O2 reviews shop taxonomy

O2 logo

O2 refreshes store mega menu using generative taxonomy research

photo of stakeholders using a large board and post it notes


O2 is a telecommunications service provider in the UK, owned by the Spanish multinational Telefonica. O2 is the second-largest mobile network operator in the UK with 25 million subscribers. 

As well as the UK, O2 also operate in Europe and North, Central and South America. The company has around 6700 employees, over 450 retail stores and sponsors England Rugby, The O2 arena and 19 O2 Academy music venues across the UK.


The navigation for the O2 website had, like so many websites, grown organically over time. The O2 team felt it had become too business centric and analytics suggested visitors were not finding their way to key content. Crucially they felt the navigation was having a negative impact on conversion through the shop.


Taxonomy redesign involves card sorting methodologies to deliver a customer centric navigation. Card sorts require users to group content items together as they see fit and to name that group. Alternatively they can sort content items under an already named group.

It is important to include stakeholders when redesigning taxonomy and navigation containers. When they have grown organically over time there will be business reasons behind the structure and these need to be ‘unpicked’ and placed into context. The context is provided by the customer view which means the project consists of the following elements:

  • Customer quantitative card sort: a large sample of users using online software to group and name content items.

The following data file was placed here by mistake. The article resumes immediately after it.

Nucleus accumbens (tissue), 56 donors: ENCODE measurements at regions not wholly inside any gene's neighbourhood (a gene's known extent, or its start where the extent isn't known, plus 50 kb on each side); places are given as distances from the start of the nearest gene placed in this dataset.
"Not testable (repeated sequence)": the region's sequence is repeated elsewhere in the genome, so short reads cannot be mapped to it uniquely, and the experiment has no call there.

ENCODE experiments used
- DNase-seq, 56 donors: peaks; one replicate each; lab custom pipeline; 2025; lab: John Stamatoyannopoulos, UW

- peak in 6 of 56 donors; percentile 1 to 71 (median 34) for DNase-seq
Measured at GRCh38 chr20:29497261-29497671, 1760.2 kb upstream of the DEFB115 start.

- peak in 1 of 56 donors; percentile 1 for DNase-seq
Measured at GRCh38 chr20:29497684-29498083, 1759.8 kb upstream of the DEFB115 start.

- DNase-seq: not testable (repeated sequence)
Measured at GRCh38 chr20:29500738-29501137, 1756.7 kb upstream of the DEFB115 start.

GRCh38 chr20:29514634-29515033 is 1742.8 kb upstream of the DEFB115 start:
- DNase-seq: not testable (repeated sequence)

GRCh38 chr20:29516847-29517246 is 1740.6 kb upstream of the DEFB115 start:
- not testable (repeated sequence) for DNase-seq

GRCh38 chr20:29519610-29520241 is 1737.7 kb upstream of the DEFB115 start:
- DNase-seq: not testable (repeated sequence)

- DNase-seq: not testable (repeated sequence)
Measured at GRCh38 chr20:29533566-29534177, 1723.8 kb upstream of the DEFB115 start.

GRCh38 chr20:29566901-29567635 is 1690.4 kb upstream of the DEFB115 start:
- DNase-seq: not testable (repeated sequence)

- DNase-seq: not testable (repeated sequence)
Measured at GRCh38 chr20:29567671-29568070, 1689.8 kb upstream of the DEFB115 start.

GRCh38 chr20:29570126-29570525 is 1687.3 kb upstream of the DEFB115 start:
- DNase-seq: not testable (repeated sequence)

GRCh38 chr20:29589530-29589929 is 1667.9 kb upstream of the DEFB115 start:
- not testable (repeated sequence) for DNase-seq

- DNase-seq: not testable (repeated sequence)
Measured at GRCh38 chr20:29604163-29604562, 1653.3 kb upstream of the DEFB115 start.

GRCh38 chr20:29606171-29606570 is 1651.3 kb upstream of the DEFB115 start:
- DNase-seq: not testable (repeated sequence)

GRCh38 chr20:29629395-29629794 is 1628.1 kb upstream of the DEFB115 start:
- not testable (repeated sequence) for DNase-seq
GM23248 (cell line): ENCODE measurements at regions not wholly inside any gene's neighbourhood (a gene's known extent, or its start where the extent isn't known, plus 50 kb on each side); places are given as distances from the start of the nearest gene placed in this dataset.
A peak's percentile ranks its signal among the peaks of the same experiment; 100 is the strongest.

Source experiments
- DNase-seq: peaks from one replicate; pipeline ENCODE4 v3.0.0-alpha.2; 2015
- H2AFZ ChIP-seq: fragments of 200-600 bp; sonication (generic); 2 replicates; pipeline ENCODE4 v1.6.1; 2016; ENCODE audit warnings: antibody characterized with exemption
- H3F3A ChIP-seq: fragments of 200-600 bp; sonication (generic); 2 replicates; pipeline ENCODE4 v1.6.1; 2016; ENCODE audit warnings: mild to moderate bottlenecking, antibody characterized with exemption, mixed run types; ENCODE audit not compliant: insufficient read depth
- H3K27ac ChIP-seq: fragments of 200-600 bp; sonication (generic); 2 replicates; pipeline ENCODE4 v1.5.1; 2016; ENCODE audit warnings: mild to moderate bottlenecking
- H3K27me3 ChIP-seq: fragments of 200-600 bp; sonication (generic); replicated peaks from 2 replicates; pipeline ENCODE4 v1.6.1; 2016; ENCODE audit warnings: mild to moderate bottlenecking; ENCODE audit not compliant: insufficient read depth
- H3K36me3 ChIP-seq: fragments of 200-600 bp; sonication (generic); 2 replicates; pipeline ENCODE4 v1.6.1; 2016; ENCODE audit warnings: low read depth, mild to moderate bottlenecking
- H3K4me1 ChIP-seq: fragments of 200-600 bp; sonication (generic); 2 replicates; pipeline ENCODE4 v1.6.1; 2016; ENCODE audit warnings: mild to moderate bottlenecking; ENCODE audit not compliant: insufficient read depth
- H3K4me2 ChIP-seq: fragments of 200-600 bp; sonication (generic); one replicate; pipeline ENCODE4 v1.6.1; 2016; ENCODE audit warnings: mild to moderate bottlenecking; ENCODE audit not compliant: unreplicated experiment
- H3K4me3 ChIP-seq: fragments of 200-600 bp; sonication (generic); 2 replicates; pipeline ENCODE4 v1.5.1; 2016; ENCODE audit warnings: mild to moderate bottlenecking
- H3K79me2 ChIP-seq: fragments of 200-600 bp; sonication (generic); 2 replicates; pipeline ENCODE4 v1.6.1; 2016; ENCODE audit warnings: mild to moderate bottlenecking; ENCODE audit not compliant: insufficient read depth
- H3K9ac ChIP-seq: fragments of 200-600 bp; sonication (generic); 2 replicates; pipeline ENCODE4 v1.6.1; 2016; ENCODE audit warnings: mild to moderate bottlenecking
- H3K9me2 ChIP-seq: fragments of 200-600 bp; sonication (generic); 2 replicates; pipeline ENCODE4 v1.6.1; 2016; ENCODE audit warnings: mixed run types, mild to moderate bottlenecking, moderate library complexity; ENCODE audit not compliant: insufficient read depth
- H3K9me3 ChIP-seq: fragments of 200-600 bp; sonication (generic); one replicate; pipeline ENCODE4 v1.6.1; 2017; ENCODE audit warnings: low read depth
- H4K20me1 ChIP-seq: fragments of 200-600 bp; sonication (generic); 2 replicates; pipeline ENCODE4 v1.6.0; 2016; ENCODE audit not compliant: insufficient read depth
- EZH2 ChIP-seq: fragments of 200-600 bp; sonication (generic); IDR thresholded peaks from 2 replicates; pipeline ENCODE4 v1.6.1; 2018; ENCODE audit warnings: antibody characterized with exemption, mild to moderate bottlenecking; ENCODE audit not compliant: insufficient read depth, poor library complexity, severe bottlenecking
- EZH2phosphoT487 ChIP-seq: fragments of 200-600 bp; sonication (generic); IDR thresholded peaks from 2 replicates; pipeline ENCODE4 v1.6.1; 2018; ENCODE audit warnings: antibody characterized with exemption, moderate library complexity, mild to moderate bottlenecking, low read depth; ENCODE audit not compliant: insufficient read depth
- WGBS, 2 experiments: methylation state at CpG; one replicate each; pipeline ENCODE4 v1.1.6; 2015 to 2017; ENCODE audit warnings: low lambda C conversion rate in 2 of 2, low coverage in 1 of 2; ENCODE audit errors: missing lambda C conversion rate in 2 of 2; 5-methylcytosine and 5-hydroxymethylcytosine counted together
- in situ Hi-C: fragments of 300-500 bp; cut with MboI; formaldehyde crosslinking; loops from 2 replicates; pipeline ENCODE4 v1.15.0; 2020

• Stakeholder workshops: One-to-one and group sessions to identify the business-centric taxonomy and political context.
  • Tree test of the proposed IA’s: Tree testing is a methodology that evaluates whether a proposed Information Architecture works as expected.

For the O2 requirement we ran an online card sort with 500 users split between non and existing O2 customers. They were asked to sport 50 navigation items into groups that made sense to them.


  • Generative design research to refresh shop mega menu
  • Interviews involving key internal stakeholders
  • Qual & Quant card sort to inform developing taxonomy
  • Refreshed menu structure and navigation container


The resulting taxonomy was implemented on the O2 website and delivered the targeted improvement. The research showed that:

  • The website was struggling to contain the increased range of services on offer
  • Vague, inconsistent or poorly understood content labelling was a growing problem
  • Simplification of the navigation was well received by stakeholders and customers
  • Graphics in the mega-menu often caused confusion, particularly when technology related.
O2 before and after menu

“UX24/7 are great. Their ability to work alongside us, often at short notice, and deliver such high-quality user insight has been a breath of fresh air. Paul and his team of senior experts strike a lovely balance between integrity, professionalism and fun!

Stewart Griffiths
   Head of User Experience, Design & Copy, Telefonica UK

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